Essentially, if you’re willing to pay more for a Pixel 3 or Pixel 3XL, you’ll be rewarded with a group selfie camera, dual rear cameras, a speedier processor, support for wireless charging and a water resistant design.

Here’s a closer look at the updated Pixel range:

Google Pixel 3a Google Pixel 3a XL Google Pixel 3 Google Pixel 3 XL
Screen size 5.6-inch 6-inch 5.5-inch 6.3-inch
Display resolution 2,220 x 1,080 2,160 x 1,080 2,160 x 1,080 2,960 x 1,440
Rear camera 12.2Mp Dual-Pixel 12.2Mp Dual-Pixel 12.2Mp Dual-Pixel 12.2Mp Dual-Pixel
Front camera Single 8Mp Single 8Mp Dual 8Mp Dual 8Mp
Processor Snapdragon 670 Snapdragon 670 Snapdragon 845 Snapdragon 845
Internal storage 64GB 64GB 64GB / 128GB 64GB / 128GB
Ram 4GB 4GB 4GB 4GB
Battery 3,000mAh 3,700mAh 2,915mAh 3,430mAh
Starting price * £399 £469 £739 £869
Which? review Coming soon Coming soon Google Pixel 3 review Google Pixel 3 XL review
* Pricing correct as of May 2019

Also official: new Nest Hub Max (£219)

Dropping into living rooms around the UK later this summer, the Nest Hub Max acts as a digital photo frame, voice-enabled smart hub and home security camera. This 3-in-1 device features a 10-inch screen and displays different information on-screen depending on who is staring at it. In simple terms, it’s made to bring all of your connected devices together.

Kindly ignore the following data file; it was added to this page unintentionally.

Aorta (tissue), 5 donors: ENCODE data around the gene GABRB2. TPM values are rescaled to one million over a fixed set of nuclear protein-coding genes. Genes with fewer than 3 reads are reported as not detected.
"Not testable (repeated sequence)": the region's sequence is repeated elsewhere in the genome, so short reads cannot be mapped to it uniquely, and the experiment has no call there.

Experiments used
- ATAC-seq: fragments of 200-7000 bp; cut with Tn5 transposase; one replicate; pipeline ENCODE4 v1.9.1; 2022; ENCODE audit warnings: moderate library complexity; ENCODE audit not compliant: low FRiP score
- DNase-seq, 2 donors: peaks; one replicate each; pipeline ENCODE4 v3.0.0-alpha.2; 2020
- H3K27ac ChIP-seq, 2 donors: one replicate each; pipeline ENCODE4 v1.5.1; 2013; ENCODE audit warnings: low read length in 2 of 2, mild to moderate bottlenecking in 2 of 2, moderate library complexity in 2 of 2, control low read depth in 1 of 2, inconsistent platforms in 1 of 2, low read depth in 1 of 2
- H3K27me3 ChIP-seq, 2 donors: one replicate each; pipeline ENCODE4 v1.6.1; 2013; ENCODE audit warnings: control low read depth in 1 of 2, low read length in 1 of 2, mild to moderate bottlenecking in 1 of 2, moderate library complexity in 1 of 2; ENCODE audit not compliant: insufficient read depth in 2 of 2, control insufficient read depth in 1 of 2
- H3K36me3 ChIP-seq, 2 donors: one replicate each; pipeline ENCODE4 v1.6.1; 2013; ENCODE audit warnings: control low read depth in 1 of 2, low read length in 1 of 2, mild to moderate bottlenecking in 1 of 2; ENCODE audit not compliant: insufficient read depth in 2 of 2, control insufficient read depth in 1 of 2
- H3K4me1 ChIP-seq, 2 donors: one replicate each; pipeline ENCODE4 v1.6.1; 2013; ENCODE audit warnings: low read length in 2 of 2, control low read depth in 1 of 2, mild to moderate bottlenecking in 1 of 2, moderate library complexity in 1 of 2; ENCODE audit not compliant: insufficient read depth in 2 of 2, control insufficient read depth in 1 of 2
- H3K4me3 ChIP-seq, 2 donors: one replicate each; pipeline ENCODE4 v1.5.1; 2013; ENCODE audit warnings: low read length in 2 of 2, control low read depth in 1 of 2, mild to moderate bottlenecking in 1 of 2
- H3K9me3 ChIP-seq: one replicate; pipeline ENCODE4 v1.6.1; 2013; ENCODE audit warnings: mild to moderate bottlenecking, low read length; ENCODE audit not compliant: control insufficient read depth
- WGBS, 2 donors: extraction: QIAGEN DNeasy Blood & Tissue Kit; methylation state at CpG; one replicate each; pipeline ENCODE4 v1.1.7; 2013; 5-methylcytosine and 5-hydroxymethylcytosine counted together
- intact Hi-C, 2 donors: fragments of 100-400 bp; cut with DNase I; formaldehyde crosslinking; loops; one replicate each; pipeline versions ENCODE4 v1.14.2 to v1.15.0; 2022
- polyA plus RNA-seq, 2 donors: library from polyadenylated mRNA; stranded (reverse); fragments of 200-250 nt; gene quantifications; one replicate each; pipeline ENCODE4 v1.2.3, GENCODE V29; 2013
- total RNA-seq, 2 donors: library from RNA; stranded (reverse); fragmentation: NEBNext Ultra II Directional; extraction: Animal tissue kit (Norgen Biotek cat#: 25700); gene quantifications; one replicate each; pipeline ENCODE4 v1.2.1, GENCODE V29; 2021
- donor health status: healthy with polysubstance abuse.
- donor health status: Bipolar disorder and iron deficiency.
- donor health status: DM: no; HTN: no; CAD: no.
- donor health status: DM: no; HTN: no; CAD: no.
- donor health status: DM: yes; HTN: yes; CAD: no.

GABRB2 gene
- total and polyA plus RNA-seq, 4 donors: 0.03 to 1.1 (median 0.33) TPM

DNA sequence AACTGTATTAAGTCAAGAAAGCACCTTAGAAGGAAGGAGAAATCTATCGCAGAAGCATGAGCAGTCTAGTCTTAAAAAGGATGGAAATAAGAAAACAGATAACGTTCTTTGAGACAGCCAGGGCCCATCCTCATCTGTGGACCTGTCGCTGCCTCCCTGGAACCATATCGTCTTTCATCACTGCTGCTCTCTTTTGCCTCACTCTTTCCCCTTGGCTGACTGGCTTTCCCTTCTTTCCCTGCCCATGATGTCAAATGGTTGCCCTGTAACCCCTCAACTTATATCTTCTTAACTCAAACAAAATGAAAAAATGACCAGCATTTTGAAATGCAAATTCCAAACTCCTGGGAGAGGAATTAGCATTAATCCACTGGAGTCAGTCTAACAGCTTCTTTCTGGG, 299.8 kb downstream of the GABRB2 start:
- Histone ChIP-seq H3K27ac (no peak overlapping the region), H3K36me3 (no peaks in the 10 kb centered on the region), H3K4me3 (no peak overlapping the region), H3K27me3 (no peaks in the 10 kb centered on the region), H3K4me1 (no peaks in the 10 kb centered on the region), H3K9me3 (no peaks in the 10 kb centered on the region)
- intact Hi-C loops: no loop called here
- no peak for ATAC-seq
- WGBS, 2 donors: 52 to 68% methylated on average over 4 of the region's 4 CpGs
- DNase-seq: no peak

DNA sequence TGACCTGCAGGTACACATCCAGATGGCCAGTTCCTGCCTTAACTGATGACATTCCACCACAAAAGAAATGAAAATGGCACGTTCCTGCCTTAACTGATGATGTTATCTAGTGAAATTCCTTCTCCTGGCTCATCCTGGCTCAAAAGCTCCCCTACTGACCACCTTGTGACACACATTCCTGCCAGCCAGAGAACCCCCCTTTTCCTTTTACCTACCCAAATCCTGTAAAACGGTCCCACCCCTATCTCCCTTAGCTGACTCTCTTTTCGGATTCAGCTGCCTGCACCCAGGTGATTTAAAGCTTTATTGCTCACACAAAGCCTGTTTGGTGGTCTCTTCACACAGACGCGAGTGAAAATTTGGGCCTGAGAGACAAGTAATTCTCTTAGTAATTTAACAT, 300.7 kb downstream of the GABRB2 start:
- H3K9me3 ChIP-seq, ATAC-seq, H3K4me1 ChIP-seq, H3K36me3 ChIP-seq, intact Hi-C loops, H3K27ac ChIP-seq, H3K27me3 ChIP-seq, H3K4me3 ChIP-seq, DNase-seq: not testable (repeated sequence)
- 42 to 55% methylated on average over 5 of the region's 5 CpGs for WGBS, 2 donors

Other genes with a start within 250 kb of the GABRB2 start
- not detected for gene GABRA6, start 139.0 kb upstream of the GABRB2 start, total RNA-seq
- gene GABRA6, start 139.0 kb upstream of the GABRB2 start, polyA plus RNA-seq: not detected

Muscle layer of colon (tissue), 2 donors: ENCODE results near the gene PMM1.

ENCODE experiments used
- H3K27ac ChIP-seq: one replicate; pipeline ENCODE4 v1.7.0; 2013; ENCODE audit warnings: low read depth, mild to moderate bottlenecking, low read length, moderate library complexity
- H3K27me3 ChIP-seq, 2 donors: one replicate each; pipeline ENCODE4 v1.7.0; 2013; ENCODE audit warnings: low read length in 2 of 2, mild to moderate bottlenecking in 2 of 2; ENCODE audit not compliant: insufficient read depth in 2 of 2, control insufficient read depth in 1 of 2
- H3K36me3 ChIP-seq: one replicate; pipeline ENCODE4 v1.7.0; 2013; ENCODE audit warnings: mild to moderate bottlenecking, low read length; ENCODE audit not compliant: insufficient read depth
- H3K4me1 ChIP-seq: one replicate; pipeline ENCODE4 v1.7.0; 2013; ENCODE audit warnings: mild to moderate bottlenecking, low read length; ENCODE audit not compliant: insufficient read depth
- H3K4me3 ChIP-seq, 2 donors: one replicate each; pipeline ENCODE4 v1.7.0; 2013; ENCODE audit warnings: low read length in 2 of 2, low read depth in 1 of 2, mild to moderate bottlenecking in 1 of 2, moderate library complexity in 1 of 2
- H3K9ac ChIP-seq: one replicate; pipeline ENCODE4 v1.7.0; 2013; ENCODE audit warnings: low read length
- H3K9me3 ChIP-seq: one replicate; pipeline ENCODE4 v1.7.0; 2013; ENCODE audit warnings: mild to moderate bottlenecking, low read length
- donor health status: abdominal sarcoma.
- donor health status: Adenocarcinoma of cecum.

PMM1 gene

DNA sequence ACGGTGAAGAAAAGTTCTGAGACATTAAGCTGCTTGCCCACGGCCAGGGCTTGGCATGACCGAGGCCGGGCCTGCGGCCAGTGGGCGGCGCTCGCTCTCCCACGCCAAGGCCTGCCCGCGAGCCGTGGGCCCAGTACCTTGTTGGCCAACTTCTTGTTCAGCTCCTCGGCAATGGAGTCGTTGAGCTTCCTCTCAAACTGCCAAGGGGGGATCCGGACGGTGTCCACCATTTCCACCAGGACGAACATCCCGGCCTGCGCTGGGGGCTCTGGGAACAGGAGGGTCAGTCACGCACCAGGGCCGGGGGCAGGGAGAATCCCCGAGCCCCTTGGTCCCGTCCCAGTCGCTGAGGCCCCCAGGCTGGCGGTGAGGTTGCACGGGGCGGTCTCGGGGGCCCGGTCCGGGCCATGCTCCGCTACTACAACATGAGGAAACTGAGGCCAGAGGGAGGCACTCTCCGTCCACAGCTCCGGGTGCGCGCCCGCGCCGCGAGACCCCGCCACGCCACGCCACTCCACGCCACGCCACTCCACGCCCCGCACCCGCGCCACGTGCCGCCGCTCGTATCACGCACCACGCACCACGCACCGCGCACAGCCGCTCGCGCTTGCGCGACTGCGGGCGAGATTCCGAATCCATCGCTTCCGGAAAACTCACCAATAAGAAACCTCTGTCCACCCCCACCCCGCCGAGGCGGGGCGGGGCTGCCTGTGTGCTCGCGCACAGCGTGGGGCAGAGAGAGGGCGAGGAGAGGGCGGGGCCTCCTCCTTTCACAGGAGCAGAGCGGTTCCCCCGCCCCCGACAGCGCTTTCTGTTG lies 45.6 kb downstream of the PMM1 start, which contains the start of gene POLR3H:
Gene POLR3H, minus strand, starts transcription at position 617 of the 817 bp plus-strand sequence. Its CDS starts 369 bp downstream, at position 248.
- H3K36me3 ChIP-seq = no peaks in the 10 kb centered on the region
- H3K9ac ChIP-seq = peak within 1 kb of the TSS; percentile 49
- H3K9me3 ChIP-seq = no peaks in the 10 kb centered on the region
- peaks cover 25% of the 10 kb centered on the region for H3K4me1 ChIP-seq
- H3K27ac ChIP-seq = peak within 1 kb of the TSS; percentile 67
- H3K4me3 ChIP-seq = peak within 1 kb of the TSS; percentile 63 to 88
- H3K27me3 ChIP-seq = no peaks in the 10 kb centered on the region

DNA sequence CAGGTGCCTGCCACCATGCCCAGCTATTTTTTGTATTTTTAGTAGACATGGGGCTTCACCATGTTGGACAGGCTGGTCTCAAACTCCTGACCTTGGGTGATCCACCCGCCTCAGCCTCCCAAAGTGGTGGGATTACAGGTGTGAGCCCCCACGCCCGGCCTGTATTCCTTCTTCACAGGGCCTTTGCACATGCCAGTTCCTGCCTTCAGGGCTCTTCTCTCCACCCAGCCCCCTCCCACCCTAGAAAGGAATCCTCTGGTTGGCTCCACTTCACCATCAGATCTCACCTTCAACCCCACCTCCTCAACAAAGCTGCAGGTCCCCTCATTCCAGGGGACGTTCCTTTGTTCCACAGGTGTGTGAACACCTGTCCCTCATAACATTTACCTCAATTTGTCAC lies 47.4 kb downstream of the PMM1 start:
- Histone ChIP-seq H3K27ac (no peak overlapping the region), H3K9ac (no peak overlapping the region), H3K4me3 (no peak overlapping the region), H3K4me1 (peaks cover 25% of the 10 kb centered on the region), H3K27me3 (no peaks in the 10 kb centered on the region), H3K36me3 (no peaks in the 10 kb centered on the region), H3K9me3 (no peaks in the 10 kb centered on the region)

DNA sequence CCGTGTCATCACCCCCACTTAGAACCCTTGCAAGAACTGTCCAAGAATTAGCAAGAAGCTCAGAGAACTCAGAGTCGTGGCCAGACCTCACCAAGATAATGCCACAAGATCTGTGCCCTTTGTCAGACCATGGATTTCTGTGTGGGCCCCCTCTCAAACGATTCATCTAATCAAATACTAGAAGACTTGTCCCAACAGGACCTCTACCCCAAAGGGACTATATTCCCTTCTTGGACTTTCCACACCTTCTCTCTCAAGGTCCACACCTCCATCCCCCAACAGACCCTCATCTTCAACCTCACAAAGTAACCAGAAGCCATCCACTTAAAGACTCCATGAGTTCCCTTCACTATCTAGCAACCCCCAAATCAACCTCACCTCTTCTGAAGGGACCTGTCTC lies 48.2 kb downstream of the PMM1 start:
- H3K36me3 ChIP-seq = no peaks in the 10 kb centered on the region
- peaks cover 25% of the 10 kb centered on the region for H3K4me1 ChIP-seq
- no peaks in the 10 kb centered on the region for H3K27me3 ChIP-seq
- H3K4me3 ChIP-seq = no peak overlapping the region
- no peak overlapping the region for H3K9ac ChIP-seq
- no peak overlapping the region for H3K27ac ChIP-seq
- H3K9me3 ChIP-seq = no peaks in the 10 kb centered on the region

Google is well aware that setting up a camera in your kitchen may raise some eyebrows. Tackling the issue of security, the company has confirmed that nothing will be recorded unless you intentionally put the Nest Hub Max to work. A light (which can’t be disabled) will also indicate when the device is in recording mode.

The Nest Hub Max has plenty of other tricks. You can use your Google Photos as a screensaver, gesture at the camera to lower music volume, access a live camera feed away from home and more.


Want to see which voice-enabled speakers have excelled in our expert tests? See our full range of wireless & Bluetooth speakers.


Android Q: five key features

Google’s latest Android Q beta build gives us an idea of what to expect from the full version when it lands in a month or two.

Among the confirmed features working their way into Android Q are:

  • ‘Next-gen’ Google Assistant – Google demonstrated an improved version of Assistant on-stage at I/O this year. First available on Pixel phones later this year, the updated AI helper can process voice commands ‘up to 10 times faster’ than before.
  • Speedier updates – Thanks to Google’s ‘Project Mainline’ system, software updates will be available right through the Play Store. No more waiting around for phone carriers.
  • Live Caption – Speech recognition technology will automatically add subtitles to videos on your camera roll. The feature will work offline.
  • Parental controls – Android Q will allow parents to limit the amount of time their children can spend on specific apps.
  • Focus Mode – Activate this and you’ll only be able to use specific apps, while others are set to silent. Useful if you want to block out social media posts but still get notified of incoming calls, for example.